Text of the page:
EDP Sciences
Free Access
Issue
A&A
Volume 511, February 2010
Article Number A90
Number of page(s) 16
Section Stellar structure and evolution
DOI https://doi.org/10.1051/0004-6361/200912471
Published online 17 March 2010
A&A 511, A90 (2010)

Distance determination for RAVE stars using stellar models

M. A. Breddels1 - M. C. Smith2,3,1 - A. Helmi1 - O. Bienaymé4 - J. Binney5 - J. Bland-Hawthorn6 - C. Boeche7 - B. C. M. Burnett5 - R. Campbell7 - K. C. Freeman8 - B. Gibson9 - G. Gilmore3 - E. K. Grebel10 - U. Munari11 - J. F. Navarro12 - Q. A. Parker13 - G. M. Seabroke14 - A. Siebert4 - A. Siviero11,7 - M. Steinmetz7 - F. G. Watson6 - M. Williams7 - R. F. G. Wyse15 - T. Zwitter16

1 - Kapteyn Astronomical Institute, University of Groningen, PO Box 800, 9700 AV Groningen, The Netherlands
2 - Kavli Institute for Astronomy and Astrophysics, Peking University, Beijing 100871, PR China
3 - Institute of Astronomy, University of Cambridge, Cambridge, UK
4 - Université de Strasbourg, Observatoire Astronomique, Strasbourg, France
5 - Rudolf Peierls Centre for Theoretical Physics, Oxford, UK
6 - Anglo-Australian Observatory, Sydney, Australia
7 - Astrophysikalisches Institut Potsdam, Potsdam, Germany
8 - RSAA, Australian National University, Canberra, Australia
9 - University of Central Lancashire, Preston, UK
10 - Astronomisches Rechen-Institut, Center for Astronomy of the University of Heidelberg, Heidelberg, Germany
11 - INAF, Astronomical Observatory of Padova, Asiago station, Italy
12 - University of Victoria, Victoria, Canada
13 - Macquarie University, Sydney, Australia
14 - e2v Centre for Electronic Imaging, Planetary and Space Sciences Research Institute, The Open University, Milton Keynes, UK
15 - Johns Hopkins University, Baltimore, MD, USA
16 - Faculty of Mathematics and Physics, University of Ljubljana, Ljubljana, Slovenia

Received 12 May 2009 / Accepted 15 December 2009

Abstract
Aims. We develop a method for deriving distances from spectroscopic data and obtaining full 6D phase-space coordinates for the RAVE survey's second data release.
Methods. We used stellar models combined with atmospheric properties from RAVE (effective temperature, surface gravity and metallicity) and ${\ensuremath{(J-K_{\rm s})} }$ photometry from archival sources to derive absolute magnitudes. In combination with apparent magnitudes, sky coordinates, proper motions from a variety of sources and radial velocities from RAVE, we are able to derive the full 6D phase-space coordinates for a large sample of RAVE stars. This method is tested with artificial data, Hipparcos trigonometric parallaxes and observations of the open cluster M 67.
Results. When we applied our method to a set of 16 146 stars, we found that 25% (4037) of the stars have relative (statistical) distance errors of <35%, while 50% (8073) and 75% (12 110) have relative (statistical) errors smaller than 45% and 50%, respectively. Our various tests show that we can reliably estimate distances for main-sequence stars, but there is an indication of potential systematic problems with giant stars owing to uncertainties in the underlying stellar models. For the main-sequence star sample (defined as those with $\ensuremath{\log(g)} {} > 4$), 25% (1744) have relative distance errors <$31\%$, while 50% (3488) and 75% (5231) have relative errors smaller than 36% and 42%, respectively. Our full dataset shows the expected decrease in the metallicity of stars as a function of distance from the Galactic plane. The known kinematic substructures in the U and V velocity components of nearby dwarf stars are apparent in our dataset, confirming the accuracy of our data and the reliability of our technique. We provide independent measurements of the orientation of the UV velocity ellipsoid and of the solar motion, and they are in very good agreement with previous work.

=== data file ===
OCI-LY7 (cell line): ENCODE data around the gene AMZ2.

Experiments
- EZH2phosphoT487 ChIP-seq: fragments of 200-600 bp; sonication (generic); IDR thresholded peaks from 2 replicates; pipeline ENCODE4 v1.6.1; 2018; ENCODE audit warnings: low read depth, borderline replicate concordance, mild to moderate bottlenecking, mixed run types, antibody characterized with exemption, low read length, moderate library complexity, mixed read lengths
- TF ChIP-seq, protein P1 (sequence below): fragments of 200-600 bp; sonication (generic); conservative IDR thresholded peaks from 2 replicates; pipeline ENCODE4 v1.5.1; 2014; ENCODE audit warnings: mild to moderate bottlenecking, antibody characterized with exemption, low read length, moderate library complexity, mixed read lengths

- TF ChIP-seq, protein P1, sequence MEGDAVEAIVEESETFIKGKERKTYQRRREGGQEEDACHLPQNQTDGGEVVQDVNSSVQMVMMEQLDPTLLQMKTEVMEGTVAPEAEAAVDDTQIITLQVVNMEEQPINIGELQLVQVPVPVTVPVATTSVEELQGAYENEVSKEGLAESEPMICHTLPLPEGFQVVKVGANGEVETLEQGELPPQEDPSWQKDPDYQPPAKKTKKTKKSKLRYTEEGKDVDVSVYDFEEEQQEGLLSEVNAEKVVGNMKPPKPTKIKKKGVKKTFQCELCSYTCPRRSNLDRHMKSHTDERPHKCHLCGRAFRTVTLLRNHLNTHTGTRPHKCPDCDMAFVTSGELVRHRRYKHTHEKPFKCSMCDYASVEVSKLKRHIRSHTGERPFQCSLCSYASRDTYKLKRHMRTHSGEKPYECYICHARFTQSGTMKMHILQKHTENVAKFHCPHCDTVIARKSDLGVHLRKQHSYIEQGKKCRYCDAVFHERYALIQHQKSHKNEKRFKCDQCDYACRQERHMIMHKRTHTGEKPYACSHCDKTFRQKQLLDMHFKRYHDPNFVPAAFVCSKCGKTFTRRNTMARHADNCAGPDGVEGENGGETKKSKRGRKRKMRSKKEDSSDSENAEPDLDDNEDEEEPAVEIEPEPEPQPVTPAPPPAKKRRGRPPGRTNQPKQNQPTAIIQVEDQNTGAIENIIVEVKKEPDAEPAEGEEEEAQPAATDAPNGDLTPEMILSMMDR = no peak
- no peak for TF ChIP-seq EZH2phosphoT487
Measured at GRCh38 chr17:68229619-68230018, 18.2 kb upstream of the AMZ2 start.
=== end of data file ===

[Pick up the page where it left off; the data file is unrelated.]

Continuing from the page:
Conclusions. The distance catalogue for the RAVE second data release is available at http://www.astro.rug.nl/ rave, and will be updated in the future to include new data releases.

Key words: methods: numerical - methods: statistical - stars: distances - Galaxy: kinematics and dynamics - Galaxy: structure

1 Introduction

The spatial and kinematic distributions of stars in our Galaxy contain a wealth of information about its current properties, its history and evolution. This phase-space distribution is a crucial ingredient if we are to build and test dynamical models of the Milky Way (e.g. Binney 2005, and references therein). More directly, the kinematics of halo stars can be used to trace the Galaxy's accretion history (Helmi & White 1999), as has been shown to good effect in many subsequent studies (e.g. Kepley et al. 2007; Smith et al. 2009; Helmi et al. 1999). There is also much to learn from the phase-space structure of the disk, where it is possible to identify substructures due to both accretion events and dynamical resonances (e.g. Helmi et al. 2006; Dehnen 2000; Famaey et al. 2005) or learn about the mixing processes that influence the chemical evolution of the disk (e.g. Roskar et al. 2008; Schönrich & Binney 2009).